Smart Tips For Women: Estate Planning

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By: Shari B. Cohen Special to the Boca
and Delray newspapers

Since women live approximately 4.9 more years than men, it is critical for both single and married women, regardless of age, to take estate planning seriously. If you do not have an estate plan, most likely your assets will end up in probate, which in turn may cause undo distribution delays, stress, disputes among loved ones and possible tax ramifications and legal expenses for those whom you intended to protect. The reasons to create a life legacy plan is to have your wishes carried out soon after your demise in the most efficient manner. Make sure you create an estate plan you desire and make sure it is re-booted to keep up with the new Florida and Federal laws.

Here are some suggested actionable guidelines for estate planning:

  1. If you have an estate plan, know what the estate plan says and means. Don’t be intimidated about asking questions.
  2. Review your estate plan every three to five years. New laws may impact distributions, taxes, etc. as well as life changes, such as death, divorce, births, purchase of a new home or business and financial status.
  3. If you don’t have an estate plan…there is no time to postpone.
  4. Be sure you create advanced directives, such as a Durable Power of Attorney, Health Care Surrogate and Living Will.  You may not be in a good physical or mental state to execute them during an unexpected emergency. These documents are important for children who reach the age of 18; once considered “an adult,” parents do not have any legal ability to make legal decisions for them.
  5. Make a contact list of your financial advisor(s), your accountant, your insurance agent and your banker(s).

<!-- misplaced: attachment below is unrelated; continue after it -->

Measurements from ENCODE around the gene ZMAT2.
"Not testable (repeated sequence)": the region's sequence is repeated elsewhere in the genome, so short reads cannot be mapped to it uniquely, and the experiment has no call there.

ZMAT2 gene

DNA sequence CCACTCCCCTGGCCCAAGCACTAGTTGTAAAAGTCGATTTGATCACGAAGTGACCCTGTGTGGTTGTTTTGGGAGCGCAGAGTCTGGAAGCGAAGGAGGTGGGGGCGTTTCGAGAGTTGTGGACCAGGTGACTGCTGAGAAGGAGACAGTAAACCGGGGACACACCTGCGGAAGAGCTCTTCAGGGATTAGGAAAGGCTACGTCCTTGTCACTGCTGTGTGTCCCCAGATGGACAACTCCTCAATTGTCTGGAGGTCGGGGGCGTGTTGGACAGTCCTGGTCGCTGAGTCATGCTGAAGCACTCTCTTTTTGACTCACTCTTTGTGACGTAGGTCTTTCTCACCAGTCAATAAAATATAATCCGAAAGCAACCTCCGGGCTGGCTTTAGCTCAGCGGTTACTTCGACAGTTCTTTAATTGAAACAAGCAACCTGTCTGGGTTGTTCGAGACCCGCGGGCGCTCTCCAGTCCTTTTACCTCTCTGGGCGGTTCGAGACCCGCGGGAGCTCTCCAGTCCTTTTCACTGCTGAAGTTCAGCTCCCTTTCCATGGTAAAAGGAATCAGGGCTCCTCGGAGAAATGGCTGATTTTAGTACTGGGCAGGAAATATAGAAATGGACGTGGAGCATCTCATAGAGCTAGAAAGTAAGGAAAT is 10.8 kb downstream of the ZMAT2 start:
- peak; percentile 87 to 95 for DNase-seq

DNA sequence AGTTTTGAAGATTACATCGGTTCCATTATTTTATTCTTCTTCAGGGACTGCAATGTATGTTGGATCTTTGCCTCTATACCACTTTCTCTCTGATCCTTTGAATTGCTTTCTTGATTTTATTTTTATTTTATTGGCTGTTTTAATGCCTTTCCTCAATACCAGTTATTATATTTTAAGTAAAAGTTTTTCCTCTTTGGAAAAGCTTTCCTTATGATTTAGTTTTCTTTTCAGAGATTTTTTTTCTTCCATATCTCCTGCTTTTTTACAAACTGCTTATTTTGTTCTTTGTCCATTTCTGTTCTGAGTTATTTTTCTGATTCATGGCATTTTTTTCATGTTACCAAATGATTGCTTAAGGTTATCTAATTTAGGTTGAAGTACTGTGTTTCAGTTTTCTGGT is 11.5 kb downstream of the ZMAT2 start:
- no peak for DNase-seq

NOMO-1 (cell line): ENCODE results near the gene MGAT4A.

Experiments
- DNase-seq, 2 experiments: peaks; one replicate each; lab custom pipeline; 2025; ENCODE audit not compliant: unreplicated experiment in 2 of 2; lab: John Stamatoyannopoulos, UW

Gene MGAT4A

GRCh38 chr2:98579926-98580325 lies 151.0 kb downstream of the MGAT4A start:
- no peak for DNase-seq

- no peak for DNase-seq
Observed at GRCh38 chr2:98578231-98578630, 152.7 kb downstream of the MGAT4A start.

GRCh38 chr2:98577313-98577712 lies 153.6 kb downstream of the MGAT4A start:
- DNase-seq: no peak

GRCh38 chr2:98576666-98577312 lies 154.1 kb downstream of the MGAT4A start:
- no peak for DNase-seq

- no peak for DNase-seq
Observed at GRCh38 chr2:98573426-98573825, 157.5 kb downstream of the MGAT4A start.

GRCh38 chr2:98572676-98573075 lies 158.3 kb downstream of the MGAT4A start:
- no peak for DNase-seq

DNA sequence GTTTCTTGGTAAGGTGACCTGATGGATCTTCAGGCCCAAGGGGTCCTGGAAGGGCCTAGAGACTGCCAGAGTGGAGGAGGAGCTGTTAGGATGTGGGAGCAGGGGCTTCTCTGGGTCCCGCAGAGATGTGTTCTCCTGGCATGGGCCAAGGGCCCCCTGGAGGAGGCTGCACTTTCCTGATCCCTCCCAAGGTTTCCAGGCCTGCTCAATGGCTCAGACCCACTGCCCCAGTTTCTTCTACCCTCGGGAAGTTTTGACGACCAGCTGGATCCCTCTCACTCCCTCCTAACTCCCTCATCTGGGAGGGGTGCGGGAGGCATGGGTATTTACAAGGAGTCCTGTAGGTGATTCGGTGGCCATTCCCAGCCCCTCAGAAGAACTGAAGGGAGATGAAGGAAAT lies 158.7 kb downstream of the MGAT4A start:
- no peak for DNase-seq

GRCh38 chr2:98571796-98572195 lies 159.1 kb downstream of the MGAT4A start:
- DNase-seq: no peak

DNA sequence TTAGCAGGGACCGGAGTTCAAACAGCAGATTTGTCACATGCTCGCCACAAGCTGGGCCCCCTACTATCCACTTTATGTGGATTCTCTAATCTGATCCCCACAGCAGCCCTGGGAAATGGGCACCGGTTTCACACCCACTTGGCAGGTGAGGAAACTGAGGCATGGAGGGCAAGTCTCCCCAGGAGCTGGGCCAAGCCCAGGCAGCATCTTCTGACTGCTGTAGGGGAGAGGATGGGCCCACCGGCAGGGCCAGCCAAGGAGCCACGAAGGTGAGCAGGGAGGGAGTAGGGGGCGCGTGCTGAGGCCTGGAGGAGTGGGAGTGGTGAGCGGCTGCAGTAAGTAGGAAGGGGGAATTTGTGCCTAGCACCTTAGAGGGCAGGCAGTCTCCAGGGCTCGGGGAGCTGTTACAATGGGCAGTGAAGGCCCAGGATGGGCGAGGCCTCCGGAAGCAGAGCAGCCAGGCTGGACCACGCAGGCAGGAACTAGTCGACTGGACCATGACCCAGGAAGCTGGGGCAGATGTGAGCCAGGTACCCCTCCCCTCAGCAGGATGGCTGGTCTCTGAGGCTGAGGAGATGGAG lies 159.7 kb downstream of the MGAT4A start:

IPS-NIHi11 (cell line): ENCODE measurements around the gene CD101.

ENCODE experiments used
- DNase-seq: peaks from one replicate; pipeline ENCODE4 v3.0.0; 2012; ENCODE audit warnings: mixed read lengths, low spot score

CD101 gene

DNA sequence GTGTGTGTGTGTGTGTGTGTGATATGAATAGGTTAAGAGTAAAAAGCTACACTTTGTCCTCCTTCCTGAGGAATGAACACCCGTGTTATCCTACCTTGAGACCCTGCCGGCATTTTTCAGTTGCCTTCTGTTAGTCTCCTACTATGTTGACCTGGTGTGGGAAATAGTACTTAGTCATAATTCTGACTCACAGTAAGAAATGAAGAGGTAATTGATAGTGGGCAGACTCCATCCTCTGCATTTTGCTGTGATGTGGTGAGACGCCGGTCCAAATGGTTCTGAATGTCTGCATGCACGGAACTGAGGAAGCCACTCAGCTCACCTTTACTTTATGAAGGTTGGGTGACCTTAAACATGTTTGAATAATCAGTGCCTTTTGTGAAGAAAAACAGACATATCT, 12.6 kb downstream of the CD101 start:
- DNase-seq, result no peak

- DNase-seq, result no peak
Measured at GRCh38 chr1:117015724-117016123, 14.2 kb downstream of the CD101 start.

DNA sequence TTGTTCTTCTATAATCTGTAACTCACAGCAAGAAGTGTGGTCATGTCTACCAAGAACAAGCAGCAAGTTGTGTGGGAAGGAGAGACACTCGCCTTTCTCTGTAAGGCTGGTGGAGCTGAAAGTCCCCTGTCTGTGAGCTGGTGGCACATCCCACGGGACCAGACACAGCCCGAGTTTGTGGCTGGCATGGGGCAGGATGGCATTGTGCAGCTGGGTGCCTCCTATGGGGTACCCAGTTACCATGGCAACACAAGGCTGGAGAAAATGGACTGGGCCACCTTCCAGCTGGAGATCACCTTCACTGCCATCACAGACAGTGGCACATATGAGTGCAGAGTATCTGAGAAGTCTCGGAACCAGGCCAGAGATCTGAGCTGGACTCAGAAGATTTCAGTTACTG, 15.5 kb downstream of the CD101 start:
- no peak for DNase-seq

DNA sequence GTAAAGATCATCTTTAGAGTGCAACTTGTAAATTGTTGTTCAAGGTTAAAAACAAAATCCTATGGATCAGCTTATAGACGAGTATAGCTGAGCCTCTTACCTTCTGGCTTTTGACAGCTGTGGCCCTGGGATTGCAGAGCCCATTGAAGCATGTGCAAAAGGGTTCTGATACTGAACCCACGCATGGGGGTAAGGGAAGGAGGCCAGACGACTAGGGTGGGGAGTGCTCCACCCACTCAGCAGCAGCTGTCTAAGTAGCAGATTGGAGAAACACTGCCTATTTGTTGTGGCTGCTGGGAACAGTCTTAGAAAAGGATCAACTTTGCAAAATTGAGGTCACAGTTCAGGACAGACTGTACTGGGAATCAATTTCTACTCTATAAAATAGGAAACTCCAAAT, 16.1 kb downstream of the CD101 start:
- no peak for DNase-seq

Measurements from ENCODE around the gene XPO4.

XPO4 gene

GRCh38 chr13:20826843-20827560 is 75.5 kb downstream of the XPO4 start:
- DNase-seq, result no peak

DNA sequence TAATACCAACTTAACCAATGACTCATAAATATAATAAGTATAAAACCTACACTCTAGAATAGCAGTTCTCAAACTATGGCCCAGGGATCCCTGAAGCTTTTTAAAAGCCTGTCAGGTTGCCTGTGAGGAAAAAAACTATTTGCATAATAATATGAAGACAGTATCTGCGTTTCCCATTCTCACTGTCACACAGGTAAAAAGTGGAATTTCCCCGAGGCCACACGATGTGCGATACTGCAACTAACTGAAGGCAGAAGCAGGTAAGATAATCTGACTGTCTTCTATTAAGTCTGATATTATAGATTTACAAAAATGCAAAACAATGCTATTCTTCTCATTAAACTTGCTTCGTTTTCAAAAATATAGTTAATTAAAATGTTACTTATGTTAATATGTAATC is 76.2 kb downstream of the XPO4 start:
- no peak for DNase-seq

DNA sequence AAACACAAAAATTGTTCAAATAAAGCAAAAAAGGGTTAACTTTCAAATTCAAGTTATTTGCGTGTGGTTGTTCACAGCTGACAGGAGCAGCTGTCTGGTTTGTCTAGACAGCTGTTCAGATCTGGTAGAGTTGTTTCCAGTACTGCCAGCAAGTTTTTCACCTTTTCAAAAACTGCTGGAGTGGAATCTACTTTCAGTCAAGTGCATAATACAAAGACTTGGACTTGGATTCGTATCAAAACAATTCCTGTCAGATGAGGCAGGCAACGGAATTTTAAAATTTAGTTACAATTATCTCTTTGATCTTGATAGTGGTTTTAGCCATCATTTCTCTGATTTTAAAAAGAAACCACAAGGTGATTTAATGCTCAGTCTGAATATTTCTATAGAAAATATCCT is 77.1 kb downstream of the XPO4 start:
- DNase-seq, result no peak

6. Inform your family where to find the information to get things done after you die. This will take out the guesswork during a very emotional and unsettling time for your heirs.
  7. Make a list of all your assets. Be sure to include where they are located and how they are titled.
  8. When an asset has a primary beneficiary, make sure it also has a contingent beneficiary.
  9. If you have assets from a first marriage and you want to remarry, you should most likely draft and execute a prenuptial agreement.
  10. If you own a business, make sure you have an assignment into your trust.

Shari B. Cohen, Esq. is an attorney at The Law Offices of Robin Bresky(www.breskylegal.com) focusing on Estate Planning, Probate, and Estate and Trust Administration. A member of the Florida Bar since 1989 with a Juris Doctorate degree from the University of Miami School of Law, Cohen supports clients’ needs throughout their life cycles (from college graduation; business ownerships; marriage, parents, some with special needs children to asset protection in divorce; spouse loss; diminished mental capacity, death). She can be reached at 561- 994-6273 or scohen@breskylegal.com.